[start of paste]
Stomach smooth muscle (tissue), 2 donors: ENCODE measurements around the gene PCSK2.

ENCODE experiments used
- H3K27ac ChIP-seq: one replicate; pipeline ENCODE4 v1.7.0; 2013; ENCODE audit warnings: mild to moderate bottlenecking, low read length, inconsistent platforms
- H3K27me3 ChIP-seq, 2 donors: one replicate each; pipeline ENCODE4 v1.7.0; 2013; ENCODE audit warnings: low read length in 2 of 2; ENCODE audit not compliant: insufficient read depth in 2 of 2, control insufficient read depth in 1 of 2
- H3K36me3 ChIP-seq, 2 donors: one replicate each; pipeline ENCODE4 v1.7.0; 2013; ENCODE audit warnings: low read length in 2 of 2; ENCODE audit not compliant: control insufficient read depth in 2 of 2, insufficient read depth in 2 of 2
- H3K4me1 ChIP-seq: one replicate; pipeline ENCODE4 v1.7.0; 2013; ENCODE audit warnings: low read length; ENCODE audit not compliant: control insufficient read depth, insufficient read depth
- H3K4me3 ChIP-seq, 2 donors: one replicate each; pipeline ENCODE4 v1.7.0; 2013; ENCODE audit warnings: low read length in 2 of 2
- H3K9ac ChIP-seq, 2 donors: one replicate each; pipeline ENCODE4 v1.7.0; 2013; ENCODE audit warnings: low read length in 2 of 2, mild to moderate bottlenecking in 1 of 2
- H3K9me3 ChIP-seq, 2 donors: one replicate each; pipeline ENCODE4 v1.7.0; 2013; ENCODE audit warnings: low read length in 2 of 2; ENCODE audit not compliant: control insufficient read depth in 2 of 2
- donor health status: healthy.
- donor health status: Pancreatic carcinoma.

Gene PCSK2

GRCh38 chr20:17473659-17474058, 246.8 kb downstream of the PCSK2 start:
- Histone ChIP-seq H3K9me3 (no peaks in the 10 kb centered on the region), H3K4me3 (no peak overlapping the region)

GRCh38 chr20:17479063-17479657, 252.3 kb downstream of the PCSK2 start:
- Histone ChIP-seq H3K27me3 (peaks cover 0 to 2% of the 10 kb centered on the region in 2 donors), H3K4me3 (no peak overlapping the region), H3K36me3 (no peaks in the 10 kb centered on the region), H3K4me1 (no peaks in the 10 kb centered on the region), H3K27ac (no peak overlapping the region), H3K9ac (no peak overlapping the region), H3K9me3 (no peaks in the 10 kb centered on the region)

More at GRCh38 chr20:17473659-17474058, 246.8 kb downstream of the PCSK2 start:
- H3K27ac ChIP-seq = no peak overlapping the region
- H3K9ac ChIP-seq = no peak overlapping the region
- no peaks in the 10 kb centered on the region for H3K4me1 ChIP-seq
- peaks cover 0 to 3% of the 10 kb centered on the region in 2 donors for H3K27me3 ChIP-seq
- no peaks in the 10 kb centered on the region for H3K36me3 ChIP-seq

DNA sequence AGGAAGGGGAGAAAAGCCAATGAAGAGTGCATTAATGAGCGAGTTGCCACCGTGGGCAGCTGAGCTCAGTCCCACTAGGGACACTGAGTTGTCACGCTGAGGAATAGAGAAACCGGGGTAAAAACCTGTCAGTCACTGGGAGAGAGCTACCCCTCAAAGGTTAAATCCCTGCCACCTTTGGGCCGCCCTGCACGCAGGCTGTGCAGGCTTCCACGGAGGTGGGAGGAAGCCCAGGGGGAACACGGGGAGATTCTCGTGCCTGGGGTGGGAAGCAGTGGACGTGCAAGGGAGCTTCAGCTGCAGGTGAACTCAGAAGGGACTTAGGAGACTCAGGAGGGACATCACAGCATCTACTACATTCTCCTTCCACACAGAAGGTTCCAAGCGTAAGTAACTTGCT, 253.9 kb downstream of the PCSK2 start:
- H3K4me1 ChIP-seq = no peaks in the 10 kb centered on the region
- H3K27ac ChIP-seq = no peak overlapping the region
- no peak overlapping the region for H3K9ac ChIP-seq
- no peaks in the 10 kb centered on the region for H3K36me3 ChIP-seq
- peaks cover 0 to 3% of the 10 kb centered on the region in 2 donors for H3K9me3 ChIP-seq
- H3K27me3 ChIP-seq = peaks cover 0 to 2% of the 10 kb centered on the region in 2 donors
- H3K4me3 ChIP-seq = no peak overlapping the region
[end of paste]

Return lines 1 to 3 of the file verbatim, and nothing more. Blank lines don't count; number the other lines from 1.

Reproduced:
Stomach smooth muscle (tissue), 2 donors: ENCODE measurements around the gene PCSK2.

ENCODE experiments used
- H3K27ac ChIP-seq: one replicate; pipeline ENCODE4 v1.7.0; 2013; ENCODE audit warnings: mild to moderate bottlenecking, low read length, inconsistent platforms